Veterans Call On Their Insurance Co. To Yank Tucker Carlson Ads After He Calls Gen. Milley A ‘Pig’
Veterans associations, furious vets and military personnel are calling on their insurance company to yank ads from Fox News and Tucker Carlson’s program after he called Gen. Mark Milley, a “pig” for schooling Rep. Matt Gaetz (R-Fla.) during congressional testimony.
Carlson went after the nation’s highest-ranking military officer on Thursday, saying Milley’s “not only a pig, but stupid” after the chairman of the Joint Chiefs of Staff put Gaetz in his place. Milley told lawmakers — most pointedly Gaetz — that it’s important for military personnel to be “open minded,” “widely read” and educated about issues, including about Critical Race Theory.
“What is wrong with understanding? Having some situational understanding about the country for which we are here to defend?” an irritated Milley asked Wednesday during the House Armed Services Committee hearing, which left Gaetz shaking his head in disgust.
Carlson came back Friday to again attack Milley, slamming his remarks as “disgraceful.”
Now veterans, service members and other customers are calling on the United Services Automobile Association (USAA), a banking and insurance company which primarily serves vets and their families, to stop supporting Carlson’s show with advertising dollars.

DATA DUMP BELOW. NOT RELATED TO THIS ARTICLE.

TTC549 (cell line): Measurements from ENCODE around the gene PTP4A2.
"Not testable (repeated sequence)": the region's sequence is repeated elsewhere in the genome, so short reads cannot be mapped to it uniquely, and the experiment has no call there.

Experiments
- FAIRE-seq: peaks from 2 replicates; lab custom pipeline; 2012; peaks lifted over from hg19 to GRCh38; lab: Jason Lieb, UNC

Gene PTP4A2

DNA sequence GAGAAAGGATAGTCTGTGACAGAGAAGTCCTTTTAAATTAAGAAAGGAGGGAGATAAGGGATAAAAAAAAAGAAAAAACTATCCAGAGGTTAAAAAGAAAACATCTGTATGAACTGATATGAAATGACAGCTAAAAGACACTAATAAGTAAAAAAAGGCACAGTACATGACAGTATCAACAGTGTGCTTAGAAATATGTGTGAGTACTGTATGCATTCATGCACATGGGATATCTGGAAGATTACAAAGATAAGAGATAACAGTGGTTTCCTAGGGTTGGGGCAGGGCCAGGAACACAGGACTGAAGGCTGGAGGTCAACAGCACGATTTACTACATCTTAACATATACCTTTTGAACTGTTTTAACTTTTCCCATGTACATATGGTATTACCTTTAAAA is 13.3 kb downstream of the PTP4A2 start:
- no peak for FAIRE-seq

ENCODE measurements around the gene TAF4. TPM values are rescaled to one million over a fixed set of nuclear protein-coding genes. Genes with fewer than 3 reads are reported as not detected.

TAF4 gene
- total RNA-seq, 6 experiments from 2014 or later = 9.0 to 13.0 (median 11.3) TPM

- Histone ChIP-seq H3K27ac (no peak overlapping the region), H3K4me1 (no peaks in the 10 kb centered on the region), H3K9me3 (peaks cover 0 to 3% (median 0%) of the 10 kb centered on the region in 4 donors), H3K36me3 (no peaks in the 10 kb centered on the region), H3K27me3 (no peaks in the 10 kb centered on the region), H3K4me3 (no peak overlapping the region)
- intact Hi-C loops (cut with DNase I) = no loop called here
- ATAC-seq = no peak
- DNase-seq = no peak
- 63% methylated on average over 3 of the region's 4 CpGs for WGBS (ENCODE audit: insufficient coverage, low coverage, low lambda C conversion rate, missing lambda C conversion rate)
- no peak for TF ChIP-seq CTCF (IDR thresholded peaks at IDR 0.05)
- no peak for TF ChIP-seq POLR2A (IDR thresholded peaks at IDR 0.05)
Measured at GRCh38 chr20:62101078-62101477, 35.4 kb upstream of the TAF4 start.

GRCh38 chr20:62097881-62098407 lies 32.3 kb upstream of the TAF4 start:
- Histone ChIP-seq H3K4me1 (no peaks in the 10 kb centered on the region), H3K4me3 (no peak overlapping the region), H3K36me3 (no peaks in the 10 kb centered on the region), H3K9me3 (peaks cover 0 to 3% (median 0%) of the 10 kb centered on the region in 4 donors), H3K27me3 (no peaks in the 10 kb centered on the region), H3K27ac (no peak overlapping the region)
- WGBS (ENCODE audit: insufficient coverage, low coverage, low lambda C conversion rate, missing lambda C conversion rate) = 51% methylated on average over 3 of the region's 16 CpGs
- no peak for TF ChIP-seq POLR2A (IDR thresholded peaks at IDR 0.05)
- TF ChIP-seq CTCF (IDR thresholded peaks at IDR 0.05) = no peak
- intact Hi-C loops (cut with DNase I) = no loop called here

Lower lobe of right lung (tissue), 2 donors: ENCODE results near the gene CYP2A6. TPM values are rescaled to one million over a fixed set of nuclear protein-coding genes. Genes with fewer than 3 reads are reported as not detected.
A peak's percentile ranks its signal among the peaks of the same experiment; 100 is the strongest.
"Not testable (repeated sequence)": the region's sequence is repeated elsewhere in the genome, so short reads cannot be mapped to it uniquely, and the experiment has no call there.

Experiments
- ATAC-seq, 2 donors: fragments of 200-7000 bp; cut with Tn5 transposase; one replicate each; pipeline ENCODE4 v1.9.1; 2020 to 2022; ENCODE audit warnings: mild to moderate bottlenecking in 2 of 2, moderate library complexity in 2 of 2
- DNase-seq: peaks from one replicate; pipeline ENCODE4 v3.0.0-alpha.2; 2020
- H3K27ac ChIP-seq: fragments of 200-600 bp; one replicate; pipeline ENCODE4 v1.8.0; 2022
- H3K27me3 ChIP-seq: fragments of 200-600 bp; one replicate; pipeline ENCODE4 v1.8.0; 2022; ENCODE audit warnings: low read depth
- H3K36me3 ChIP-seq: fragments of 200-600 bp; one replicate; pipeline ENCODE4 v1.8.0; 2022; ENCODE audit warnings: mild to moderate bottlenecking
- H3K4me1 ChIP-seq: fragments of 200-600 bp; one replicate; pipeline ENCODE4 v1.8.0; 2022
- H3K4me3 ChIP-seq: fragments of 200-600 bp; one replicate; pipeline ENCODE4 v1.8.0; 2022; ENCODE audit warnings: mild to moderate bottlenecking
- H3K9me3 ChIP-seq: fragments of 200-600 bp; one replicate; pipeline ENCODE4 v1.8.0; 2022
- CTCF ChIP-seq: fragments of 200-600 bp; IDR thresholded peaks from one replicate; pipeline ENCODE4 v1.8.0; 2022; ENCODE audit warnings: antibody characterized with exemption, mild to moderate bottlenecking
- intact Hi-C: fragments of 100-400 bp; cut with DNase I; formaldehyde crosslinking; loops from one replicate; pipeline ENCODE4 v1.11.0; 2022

Fox News has in the past maintained a reputation as strong defender of the military, making it an obvious choice for ads appealing to vets and service members. That reputation is deteriorating as Carlson has repeatedly attacked the U.S. military, calling it soft, woke and, to his disgust, femininized.
After the Milley attack, the nonpartisan Veterans for Responsible Leadership, went after USAA.
“So, USAA, is this who you advertise with?” asked a tweet by the group. “Asking for 18 million friends.” It later followed up: “USAA what are you going to do about this?”
The founder of advocacy group High Ground Vets, Kristofer Goldsmith, also called on USAA to “Dump Tucker.”
USAA customers alerted the company on social media — and in phone calls — that they would cancel their insurance policies unless the company pulled its ads.
The company did not immediately respond to requests from HuffPost to comment.
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